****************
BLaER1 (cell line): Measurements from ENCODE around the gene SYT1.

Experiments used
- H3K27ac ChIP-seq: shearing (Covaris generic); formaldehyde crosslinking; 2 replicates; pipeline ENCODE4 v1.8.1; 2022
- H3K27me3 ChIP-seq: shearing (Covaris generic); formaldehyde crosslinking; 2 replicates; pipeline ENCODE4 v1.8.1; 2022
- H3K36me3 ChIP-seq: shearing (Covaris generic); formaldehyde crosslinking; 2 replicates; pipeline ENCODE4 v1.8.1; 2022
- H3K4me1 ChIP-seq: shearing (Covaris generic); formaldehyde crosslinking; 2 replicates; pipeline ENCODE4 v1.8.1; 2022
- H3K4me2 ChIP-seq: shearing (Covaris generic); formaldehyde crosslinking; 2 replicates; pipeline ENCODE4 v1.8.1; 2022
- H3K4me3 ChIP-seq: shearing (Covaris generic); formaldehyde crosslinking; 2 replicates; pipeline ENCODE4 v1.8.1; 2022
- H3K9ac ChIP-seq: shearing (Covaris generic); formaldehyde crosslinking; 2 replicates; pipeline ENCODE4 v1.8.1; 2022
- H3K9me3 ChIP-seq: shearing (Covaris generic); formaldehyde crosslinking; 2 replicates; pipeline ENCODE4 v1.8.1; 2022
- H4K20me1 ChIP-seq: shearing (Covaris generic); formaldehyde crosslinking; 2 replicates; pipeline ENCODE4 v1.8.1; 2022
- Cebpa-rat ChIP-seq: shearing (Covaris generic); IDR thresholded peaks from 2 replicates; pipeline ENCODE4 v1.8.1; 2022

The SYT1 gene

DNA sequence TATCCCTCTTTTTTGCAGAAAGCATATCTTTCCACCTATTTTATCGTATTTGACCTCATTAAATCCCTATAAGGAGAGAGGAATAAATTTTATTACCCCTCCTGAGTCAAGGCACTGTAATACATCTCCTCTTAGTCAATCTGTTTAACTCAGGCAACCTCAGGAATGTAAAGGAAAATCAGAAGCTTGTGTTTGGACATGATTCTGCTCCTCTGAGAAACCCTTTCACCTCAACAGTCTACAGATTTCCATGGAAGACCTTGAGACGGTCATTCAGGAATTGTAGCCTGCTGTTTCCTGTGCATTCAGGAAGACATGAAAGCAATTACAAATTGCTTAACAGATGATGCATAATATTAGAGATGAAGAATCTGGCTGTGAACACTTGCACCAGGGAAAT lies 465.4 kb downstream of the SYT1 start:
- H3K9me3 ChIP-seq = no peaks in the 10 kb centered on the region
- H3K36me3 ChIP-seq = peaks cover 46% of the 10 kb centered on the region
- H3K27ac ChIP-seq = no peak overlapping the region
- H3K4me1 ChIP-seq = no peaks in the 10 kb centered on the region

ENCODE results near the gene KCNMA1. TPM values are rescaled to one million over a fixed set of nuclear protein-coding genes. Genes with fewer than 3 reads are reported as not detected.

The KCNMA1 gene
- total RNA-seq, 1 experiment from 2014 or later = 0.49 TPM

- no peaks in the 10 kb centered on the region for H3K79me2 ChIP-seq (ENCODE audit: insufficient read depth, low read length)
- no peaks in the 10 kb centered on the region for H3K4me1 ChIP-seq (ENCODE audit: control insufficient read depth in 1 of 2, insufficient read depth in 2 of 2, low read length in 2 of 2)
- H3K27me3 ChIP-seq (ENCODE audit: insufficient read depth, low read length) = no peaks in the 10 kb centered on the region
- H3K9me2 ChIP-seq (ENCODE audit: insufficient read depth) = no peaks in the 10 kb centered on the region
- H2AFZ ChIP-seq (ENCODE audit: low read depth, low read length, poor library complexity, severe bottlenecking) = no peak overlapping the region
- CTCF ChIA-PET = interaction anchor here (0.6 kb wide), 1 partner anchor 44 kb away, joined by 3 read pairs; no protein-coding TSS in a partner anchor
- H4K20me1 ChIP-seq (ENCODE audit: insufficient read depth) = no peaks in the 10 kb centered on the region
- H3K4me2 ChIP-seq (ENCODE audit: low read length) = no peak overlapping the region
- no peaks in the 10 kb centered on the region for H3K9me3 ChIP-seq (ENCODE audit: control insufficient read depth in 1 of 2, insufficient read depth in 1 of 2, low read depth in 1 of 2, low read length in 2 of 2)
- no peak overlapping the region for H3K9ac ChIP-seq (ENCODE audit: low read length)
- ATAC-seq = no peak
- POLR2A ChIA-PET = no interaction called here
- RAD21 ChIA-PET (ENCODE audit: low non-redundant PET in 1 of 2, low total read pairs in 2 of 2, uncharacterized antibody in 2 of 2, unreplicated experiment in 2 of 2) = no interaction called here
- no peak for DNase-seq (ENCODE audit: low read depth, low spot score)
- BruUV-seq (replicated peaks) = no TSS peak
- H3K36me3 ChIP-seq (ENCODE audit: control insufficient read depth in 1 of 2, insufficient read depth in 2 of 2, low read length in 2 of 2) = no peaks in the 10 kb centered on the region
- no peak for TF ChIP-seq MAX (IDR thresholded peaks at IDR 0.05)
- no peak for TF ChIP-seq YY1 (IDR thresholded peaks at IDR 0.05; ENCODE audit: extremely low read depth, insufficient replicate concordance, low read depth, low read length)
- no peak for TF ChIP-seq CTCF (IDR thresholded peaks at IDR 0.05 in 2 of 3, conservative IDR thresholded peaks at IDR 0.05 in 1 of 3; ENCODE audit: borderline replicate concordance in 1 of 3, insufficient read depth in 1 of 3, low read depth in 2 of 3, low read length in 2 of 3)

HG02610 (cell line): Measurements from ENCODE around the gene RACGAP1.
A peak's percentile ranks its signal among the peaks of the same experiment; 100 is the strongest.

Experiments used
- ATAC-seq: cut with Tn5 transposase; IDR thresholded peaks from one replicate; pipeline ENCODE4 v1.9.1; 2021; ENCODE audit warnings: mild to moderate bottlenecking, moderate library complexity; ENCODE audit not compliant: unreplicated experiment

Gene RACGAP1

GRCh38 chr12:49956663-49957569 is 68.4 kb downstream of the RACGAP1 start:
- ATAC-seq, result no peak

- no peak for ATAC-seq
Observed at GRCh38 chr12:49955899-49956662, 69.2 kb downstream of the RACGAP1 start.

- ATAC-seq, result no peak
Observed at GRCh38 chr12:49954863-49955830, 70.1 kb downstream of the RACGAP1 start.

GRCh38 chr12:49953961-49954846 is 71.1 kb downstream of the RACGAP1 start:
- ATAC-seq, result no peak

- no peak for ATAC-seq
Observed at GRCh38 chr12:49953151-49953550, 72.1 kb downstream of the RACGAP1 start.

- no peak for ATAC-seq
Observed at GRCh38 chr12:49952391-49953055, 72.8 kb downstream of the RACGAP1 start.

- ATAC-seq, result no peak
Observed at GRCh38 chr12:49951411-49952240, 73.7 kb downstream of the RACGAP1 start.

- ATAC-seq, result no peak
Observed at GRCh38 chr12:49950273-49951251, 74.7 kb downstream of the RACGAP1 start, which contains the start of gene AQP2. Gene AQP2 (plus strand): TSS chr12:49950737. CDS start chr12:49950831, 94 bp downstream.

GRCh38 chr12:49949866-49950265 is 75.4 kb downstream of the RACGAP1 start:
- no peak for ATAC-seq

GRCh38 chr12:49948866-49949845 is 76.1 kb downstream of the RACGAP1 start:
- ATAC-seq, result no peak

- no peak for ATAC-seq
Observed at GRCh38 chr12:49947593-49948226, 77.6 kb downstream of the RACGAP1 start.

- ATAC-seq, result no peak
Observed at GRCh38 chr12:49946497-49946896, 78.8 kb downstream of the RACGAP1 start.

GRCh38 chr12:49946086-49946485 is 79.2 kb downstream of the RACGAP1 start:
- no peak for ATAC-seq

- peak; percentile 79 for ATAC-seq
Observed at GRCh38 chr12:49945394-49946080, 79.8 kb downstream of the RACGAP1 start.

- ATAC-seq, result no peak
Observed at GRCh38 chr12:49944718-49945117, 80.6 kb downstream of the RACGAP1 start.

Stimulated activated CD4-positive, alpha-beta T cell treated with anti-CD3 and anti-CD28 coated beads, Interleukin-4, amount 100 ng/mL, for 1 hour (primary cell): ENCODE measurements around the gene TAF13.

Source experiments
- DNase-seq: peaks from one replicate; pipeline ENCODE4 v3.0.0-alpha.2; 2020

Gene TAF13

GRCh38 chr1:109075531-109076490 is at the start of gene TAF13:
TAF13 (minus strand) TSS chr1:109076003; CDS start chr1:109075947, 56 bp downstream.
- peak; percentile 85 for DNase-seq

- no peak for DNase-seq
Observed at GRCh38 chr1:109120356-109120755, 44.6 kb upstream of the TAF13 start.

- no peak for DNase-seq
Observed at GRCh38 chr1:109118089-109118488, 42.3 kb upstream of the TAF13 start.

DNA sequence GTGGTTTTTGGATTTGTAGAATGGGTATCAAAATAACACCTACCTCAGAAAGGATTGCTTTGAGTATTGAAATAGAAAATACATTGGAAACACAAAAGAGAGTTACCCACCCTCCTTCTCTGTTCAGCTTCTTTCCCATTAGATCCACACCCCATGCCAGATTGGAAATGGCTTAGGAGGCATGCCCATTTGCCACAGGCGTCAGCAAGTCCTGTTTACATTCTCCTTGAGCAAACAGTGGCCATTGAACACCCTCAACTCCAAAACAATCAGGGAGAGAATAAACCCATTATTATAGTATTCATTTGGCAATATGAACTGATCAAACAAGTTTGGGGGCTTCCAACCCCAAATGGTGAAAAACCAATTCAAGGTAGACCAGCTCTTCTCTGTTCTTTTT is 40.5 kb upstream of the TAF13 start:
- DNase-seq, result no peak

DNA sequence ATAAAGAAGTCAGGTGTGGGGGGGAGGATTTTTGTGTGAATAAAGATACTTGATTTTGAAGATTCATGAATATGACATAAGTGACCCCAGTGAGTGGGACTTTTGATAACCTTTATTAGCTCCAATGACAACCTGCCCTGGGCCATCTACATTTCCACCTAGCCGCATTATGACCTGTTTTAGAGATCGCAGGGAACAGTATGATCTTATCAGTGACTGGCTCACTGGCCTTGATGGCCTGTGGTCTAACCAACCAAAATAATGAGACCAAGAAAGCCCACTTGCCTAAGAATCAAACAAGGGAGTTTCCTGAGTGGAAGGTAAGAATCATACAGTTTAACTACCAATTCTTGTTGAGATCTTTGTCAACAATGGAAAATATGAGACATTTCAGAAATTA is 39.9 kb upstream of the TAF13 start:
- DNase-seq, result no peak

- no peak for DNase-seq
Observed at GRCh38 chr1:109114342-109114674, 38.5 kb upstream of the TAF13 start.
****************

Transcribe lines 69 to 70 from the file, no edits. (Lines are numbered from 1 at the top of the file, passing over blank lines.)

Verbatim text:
Observed at GRCh38 chr12:49946497-49946896, 78.8 kb downstream of the RACGAP1 start.

GRCh38 chr12:49946086-49946485 is 79.2 kb downstream of the RACGAP1 start: